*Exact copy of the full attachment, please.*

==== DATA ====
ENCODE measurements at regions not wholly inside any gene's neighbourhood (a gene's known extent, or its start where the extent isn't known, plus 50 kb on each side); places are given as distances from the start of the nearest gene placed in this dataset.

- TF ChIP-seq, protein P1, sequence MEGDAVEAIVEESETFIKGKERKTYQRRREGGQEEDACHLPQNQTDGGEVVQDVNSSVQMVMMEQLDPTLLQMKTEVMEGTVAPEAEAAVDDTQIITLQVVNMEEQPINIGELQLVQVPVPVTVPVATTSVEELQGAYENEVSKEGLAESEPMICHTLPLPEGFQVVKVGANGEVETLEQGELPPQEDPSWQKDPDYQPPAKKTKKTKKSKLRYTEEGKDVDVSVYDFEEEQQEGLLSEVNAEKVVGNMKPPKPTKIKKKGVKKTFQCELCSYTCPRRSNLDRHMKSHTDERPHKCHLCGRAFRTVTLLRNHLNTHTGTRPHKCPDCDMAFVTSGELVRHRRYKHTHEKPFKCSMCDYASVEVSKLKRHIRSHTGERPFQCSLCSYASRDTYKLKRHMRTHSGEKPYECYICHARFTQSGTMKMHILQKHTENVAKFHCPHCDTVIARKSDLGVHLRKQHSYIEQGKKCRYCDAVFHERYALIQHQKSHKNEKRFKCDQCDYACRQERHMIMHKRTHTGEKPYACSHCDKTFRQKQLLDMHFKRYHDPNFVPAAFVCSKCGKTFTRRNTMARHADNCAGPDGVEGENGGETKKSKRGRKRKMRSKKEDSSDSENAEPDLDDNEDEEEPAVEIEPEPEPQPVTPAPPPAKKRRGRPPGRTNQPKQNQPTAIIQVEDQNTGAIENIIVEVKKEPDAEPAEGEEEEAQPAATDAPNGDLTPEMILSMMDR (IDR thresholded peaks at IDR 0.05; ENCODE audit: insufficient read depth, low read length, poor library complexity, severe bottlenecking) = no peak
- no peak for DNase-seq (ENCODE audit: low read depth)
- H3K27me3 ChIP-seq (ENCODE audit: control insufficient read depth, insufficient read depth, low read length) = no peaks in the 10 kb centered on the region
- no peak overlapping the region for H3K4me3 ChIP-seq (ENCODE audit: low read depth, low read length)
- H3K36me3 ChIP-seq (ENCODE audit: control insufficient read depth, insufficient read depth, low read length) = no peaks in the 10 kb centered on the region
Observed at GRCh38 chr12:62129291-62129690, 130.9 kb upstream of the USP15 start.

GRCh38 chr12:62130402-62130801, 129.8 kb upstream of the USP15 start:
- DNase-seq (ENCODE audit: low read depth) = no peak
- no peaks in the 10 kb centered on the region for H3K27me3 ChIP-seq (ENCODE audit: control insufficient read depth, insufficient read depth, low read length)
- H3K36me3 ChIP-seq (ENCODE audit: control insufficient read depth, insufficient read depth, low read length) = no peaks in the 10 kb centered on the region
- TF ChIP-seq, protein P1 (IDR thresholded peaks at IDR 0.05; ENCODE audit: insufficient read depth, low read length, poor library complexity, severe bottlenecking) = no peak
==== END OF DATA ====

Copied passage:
ENCODE measurements at regions not wholly inside any gene's neighbourhood (a gene's known extent, or its start where the extent isn't known, plus 50 kb on each side); places are given as distances from the start of the nearest gene placed in this dataset.

- TF ChIP-seq, protein P1, sequence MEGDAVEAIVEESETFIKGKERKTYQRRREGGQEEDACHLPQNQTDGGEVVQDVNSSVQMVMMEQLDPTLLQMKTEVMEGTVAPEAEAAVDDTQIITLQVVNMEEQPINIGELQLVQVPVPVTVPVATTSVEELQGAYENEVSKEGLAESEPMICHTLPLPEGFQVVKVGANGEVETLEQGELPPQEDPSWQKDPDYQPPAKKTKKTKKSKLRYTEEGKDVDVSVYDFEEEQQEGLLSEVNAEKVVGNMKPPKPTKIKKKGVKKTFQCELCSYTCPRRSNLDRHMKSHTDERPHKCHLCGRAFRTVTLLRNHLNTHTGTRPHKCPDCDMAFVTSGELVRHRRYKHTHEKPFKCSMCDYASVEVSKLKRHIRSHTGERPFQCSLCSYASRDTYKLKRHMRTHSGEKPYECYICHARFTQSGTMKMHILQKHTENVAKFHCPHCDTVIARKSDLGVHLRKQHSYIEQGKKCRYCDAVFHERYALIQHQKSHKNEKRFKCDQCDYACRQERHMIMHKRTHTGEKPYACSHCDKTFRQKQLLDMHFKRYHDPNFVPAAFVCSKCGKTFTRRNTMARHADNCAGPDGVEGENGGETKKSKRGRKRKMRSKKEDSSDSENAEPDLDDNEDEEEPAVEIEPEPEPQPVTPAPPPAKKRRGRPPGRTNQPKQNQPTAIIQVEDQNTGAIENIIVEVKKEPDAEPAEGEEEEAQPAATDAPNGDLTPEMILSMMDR (IDR thresholded peaks at IDR 0.05; ENCODE audit: insufficient read depth, low read length, poor library complexity, severe bottlenecking) = no peak
- no peak for DNase-seq (ENCODE audit: low read depth)
- H3K27me3 ChIP-seq (ENCODE audit: control insufficient read depth, insufficient read depth, low read length) = no peaks in the 10 kb centered on the region
- no peak overlapping the region for H3K4me3 ChIP-seq (ENCODE audit: low read depth, low read length)
- H3K36me3 ChIP-seq (ENCODE audit: control insufficient read depth, insufficient read depth, low read length) = no peaks in the 10 kb centered on the region
Observed at GRCh38 chr12:62129291-62129690, 130.9 kb upstream of the USP15 start.

GRCh38 chr12:62130402-62130801, 129.8 kb upstream of the USP15 start:
- DNase-seq (ENCODE audit: low read depth) = no peak
- no peaks in the 10 kb centered on the region for H3K27me3 ChIP-seq (ENCODE audit: control insufficient read depth, insufficient read depth, low read length)
- H3K36me3 ChIP-seq (ENCODE audit: control insufficient read depth, insufficient read depth, low read length) = no peaks in the 10 kb centered on the region
- TF ChIP-seq, protein P1 (IDR thresholded peaks at IDR 0.05; ENCODE audit: insufficient read depth, low read length, poor library complexity, severe bottlenecking) = no peak